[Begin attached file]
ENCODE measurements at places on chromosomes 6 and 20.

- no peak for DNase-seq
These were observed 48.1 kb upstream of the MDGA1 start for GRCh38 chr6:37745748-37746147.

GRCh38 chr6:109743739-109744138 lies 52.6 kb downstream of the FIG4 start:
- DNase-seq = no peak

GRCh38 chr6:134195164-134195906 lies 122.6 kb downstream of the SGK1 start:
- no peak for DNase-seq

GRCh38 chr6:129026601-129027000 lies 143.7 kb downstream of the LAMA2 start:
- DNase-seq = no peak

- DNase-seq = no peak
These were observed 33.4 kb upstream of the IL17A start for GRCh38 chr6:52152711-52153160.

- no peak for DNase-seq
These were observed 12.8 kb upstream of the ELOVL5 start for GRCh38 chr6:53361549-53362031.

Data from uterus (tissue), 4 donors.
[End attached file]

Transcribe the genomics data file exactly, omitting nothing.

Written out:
ENCODE measurements at places on chromosomes 6 and 20.

- no peak for DNase-seq
These were observed 48.1 kb upstream of the MDGA1 start for GRCh38 chr6:37745748-37746147.

GRCh38 chr6:109743739-109744138 lies 52.6 kb downstream of the FIG4 start:
- DNase-seq = no peak

GRCh38 chr6:134195164-134195906 lies 122.6 kb downstream of the SGK1 start:
- no peak for DNase-seq

GRCh38 chr6:129026601-129027000 lies 143.7 kb downstream of the LAMA2 start:
- DNase-seq = no peak

- DNase-seq = no peak
These were observed 33.4 kb upstream of the IL17A start for GRCh38 chr6:52152711-52153160.

- no peak for DNase-seq
These were observed 12.8 kb upstream of the ELOVL5 start for GRCh38 chr6:53361549-53362031.

Data from uterus (tissue), 4 donors.